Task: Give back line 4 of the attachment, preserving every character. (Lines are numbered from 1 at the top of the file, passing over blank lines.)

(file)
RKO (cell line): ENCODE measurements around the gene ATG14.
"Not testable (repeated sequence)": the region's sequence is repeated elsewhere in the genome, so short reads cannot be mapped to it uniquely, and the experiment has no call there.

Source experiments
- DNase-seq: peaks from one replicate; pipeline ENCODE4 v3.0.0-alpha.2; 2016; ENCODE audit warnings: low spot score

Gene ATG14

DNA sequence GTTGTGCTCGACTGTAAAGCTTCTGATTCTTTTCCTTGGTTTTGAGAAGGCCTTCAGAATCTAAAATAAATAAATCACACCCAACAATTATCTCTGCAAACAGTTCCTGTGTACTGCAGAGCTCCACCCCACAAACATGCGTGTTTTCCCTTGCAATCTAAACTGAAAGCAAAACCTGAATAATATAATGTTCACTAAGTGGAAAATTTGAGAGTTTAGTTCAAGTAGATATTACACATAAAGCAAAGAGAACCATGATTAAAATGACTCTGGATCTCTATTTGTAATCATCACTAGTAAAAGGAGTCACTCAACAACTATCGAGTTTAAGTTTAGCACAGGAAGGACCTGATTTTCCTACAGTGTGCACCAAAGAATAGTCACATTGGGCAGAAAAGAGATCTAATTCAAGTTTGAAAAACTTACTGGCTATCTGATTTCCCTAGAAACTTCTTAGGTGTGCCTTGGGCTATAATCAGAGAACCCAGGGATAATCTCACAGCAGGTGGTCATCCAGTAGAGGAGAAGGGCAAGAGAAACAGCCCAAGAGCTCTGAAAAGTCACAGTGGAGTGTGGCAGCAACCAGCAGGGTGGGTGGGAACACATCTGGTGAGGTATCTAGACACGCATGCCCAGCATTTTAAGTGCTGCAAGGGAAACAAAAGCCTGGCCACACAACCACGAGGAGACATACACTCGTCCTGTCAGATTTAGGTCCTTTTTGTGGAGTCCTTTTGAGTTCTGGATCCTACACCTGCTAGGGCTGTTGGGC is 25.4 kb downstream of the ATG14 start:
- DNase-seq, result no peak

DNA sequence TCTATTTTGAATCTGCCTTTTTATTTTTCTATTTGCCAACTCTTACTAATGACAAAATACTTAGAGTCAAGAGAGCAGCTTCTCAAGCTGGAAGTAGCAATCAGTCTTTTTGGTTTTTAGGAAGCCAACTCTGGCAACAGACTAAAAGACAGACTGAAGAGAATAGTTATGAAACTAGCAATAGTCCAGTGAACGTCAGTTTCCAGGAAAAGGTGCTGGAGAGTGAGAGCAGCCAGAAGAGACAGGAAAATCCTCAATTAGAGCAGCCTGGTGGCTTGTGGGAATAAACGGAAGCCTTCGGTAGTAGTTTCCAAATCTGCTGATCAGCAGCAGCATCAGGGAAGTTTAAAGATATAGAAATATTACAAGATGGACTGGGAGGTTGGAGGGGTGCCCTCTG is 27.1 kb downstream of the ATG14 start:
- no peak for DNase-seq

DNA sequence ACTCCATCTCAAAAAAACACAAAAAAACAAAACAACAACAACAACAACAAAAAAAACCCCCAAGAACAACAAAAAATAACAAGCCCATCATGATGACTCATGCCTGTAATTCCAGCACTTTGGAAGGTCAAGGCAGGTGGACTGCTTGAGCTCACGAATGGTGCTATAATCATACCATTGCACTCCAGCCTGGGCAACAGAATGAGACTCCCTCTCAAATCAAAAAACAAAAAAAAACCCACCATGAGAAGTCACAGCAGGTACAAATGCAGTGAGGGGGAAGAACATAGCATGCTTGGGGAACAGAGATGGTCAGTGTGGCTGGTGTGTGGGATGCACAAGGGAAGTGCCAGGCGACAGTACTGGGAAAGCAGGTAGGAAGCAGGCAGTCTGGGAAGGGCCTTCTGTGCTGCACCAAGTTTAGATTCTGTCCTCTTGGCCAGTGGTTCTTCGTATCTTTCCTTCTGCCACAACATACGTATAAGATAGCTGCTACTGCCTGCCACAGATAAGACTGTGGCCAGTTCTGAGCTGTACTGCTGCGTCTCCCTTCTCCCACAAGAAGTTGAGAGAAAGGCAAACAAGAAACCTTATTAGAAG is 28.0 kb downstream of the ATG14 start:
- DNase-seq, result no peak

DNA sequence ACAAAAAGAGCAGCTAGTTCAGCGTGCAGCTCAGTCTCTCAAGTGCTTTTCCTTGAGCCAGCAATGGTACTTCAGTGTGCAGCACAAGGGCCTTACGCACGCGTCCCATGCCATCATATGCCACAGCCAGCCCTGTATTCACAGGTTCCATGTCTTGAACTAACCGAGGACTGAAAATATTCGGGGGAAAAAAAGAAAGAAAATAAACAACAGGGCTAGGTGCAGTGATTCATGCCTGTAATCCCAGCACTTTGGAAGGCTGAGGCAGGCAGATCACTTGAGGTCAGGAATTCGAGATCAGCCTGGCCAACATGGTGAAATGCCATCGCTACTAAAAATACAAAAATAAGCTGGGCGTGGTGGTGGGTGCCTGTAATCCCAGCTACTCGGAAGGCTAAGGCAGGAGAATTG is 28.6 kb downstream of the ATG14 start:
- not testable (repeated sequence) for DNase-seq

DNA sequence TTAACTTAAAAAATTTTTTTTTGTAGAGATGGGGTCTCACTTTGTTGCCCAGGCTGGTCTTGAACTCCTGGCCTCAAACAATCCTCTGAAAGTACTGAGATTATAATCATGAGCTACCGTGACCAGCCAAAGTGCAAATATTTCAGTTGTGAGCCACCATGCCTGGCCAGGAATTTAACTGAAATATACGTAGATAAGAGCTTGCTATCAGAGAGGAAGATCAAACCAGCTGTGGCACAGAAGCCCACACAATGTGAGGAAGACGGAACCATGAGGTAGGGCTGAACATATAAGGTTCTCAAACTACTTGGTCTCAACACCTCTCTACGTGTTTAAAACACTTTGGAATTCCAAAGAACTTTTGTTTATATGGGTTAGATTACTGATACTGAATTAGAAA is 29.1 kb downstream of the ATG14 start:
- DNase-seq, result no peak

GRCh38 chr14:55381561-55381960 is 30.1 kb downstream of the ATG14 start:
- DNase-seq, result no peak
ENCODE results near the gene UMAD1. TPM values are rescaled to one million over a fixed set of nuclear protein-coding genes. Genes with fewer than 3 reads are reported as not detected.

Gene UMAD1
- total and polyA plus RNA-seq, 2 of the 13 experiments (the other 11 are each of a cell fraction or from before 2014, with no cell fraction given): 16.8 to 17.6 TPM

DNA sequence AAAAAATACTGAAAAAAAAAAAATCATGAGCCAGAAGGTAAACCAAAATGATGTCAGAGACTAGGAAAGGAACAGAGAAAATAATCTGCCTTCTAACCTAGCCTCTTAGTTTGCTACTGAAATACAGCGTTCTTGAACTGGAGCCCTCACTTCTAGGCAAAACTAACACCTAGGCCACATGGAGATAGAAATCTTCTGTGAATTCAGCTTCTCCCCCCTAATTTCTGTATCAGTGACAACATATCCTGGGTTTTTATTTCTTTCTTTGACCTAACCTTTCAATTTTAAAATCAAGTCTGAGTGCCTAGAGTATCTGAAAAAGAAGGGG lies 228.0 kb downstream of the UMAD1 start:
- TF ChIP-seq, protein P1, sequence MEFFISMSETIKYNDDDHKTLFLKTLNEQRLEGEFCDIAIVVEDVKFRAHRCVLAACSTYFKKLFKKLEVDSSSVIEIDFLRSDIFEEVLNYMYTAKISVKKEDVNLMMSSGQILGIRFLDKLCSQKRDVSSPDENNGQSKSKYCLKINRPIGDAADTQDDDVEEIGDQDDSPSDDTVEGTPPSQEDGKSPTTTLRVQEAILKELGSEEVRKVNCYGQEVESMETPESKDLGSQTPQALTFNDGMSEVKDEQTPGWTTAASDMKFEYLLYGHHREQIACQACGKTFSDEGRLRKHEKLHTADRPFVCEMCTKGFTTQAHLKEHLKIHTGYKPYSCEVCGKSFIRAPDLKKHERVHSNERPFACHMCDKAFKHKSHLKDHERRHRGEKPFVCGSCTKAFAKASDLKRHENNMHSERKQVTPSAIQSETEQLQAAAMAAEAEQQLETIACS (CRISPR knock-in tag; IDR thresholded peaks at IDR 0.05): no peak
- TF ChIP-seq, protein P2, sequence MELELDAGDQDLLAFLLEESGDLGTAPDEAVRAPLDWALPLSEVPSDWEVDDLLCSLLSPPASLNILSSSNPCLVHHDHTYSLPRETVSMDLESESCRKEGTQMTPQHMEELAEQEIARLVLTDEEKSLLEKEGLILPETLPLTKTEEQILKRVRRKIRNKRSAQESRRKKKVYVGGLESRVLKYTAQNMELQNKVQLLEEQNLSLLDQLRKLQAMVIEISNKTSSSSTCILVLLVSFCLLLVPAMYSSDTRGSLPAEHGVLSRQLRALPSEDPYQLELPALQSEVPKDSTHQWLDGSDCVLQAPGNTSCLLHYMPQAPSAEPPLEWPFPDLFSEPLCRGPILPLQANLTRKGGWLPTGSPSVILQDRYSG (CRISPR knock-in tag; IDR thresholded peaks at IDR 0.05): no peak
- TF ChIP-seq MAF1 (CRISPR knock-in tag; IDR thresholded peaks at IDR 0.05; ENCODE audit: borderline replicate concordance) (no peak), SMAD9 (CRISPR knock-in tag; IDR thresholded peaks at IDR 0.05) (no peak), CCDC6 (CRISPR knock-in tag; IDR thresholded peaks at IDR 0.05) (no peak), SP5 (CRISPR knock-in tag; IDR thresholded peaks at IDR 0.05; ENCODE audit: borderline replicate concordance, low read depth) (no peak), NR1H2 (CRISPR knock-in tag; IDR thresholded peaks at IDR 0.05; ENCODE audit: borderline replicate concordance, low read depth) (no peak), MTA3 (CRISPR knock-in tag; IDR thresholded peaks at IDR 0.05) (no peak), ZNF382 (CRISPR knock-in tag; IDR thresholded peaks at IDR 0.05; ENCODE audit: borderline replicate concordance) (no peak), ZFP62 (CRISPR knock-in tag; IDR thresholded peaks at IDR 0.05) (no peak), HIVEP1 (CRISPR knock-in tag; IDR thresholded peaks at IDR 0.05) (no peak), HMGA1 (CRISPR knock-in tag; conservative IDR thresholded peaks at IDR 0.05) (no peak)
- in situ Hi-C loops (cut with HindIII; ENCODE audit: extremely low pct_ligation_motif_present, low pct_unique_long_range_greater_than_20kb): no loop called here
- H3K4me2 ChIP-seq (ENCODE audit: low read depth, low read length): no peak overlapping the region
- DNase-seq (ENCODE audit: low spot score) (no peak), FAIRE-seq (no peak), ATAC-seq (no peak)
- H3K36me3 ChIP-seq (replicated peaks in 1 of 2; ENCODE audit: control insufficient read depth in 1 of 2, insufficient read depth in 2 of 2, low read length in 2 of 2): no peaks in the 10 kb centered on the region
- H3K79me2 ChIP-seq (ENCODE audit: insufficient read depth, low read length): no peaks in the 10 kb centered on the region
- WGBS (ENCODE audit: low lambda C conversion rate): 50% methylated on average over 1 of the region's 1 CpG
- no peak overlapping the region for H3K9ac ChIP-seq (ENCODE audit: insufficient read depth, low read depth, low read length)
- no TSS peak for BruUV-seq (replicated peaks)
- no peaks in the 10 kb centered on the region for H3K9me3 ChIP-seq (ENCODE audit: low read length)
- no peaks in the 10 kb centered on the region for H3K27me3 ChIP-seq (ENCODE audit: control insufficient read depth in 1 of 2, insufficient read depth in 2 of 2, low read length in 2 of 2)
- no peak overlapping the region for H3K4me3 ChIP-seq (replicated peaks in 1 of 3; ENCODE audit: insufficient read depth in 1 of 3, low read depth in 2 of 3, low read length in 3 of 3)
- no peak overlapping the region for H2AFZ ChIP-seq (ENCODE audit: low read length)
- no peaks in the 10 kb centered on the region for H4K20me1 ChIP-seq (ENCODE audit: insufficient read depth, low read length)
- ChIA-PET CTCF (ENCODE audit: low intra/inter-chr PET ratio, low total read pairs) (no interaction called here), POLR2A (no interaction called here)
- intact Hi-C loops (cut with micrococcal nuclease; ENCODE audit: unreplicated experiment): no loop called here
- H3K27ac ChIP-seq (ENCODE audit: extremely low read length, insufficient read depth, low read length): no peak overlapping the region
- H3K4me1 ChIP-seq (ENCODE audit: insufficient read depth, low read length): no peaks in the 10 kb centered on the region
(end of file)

- DNase-seq: peaks from one replicate; pipeline ENCODE4 v3.0.0-alpha.2; 2016; ENCODE audit warnings: low spot score